13 July 2010
By Bhama Devi Ravi
With hysterectomy, though safe, continuing to be a dreaded option for many women, a large number of them – mostly women in the pre–menopausal stage – are seeking ways to manage their medical condition through non–surgical means.
And one tiny gadget that is finding favour is the loop–a Intra Uterine device (IUD), which was originally a contraceptive, is turning out to be a dam for the days of heavy flow that pre–menopausal women suffer from.
“Until recently, doctors had a choice of either prescribing hormone tablets or recommending hysterectomy (removal of the uterus), but now IUD is gaining ground in India, years after it became common in the West,“ says Dr Jayashri Gajaraj, gynaecologist, Apollo Hospitals. ”IUD offers relief from pain and regulates dysfunctional bleeding, one of the indicators for doing a hysterectomy ,” she says.
R Saraswathy, a 38–year–old homemaker who suffers from SLE (systemic lupus erythematosus), a condition where an auto–immune connective tissue attacks the body's cells, rules out surgery of any kind. “I have been suffering from premenopausal bleeding for the past few years, and I have tried everything, even steroids,” says Saraswathy. But nothing worked until she tried IUD which finally worked.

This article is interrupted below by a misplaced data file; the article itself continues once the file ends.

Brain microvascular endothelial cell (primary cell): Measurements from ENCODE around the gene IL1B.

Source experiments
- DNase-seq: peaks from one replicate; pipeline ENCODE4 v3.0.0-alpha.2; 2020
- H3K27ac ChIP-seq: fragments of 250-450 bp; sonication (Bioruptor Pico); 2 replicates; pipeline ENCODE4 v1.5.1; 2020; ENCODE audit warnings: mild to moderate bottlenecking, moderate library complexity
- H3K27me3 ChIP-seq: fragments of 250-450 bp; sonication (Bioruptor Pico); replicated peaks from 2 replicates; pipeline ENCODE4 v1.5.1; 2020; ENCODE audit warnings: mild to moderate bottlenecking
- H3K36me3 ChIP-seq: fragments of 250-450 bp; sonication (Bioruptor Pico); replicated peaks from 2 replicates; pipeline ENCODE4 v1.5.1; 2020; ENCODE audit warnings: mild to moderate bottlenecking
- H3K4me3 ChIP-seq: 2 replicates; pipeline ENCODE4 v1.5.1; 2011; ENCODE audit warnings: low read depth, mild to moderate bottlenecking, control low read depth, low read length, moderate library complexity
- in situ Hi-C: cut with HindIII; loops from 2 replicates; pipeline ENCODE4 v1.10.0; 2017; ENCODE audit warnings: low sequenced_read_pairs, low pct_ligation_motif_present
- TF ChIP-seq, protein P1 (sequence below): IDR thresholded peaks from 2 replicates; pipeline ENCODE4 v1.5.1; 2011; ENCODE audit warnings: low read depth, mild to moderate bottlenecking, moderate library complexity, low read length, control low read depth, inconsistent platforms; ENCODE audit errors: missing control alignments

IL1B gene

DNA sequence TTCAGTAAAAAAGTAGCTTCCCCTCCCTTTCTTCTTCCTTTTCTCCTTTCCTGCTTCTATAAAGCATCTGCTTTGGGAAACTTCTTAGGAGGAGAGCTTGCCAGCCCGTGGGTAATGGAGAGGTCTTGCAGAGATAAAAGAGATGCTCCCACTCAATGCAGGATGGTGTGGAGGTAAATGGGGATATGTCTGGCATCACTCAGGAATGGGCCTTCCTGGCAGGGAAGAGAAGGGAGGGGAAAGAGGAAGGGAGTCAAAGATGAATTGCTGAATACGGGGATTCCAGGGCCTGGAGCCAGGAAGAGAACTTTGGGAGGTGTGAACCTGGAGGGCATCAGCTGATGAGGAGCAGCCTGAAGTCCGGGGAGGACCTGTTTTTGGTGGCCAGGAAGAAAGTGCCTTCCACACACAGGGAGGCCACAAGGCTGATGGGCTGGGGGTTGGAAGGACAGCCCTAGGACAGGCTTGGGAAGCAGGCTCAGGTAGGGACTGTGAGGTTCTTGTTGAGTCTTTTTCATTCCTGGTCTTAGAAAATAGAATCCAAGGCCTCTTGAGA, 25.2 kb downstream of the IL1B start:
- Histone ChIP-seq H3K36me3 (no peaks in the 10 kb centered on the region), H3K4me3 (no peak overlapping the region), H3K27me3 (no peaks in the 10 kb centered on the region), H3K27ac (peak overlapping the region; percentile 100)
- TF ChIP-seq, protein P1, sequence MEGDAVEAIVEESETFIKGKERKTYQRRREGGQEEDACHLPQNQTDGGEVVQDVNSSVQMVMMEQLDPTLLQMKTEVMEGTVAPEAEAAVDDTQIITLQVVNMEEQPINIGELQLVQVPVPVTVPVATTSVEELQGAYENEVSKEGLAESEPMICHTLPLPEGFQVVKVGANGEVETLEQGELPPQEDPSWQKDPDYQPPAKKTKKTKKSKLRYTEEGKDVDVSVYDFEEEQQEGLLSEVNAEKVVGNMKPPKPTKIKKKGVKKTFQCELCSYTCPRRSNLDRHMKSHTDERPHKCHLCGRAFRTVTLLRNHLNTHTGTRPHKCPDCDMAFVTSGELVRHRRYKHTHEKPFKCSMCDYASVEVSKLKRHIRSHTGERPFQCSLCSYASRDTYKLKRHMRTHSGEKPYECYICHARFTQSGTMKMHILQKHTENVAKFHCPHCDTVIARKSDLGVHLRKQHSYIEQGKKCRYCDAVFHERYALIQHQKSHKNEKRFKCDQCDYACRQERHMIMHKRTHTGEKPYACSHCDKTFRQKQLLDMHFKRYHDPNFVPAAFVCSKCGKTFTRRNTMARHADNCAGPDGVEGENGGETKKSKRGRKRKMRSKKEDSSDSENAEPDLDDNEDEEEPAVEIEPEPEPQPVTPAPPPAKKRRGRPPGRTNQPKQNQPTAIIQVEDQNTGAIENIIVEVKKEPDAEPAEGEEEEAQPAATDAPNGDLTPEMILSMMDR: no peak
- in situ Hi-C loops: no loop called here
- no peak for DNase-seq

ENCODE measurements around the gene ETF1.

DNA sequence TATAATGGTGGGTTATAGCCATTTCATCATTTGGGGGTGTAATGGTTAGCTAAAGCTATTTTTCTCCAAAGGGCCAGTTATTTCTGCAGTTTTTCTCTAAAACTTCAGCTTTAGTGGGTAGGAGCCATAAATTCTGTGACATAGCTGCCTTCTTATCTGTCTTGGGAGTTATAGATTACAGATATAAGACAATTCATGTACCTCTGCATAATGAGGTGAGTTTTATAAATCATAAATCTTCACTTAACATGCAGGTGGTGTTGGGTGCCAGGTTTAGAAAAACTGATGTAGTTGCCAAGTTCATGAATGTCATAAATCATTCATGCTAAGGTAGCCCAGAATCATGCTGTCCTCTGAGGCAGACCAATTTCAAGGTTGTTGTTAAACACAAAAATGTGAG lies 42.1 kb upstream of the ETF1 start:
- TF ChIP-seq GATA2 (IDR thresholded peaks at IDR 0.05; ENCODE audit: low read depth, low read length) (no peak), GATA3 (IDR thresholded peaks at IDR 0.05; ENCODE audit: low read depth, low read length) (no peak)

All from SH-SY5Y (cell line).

Although the average age of women attaining menopause is considered to be 50 years, many women in India reach the stage at least five years earlier, says Gajaraj. And pre–menopause begins at least four to five years before menopause. During this phase women experience mood swings, experience hot flushes, sleeplessness, headaches and tend to be fairly irritable. “Women are now coming forward to discuss such things frankly with their doctors, and are seeking help,” says Gajaraj.
- What is iud Intra Uterine device placed in the uterus, a form of birth control, is now also being used to dam up heavy flow during the premenopausal days
- How does it work The IUD contains progesterone in very small measures and works locally at the inner lining of the uterus, called endometrium A receptor attached to the device releases around 20 micrograms of the hormone daily
- No side effects The device is largely known to be free of side effects, although it takes many women time to feel comfortable with the device
- Cost of device At Rs 9,000, the device, fitted during an outpatient consultation, remains useful for five years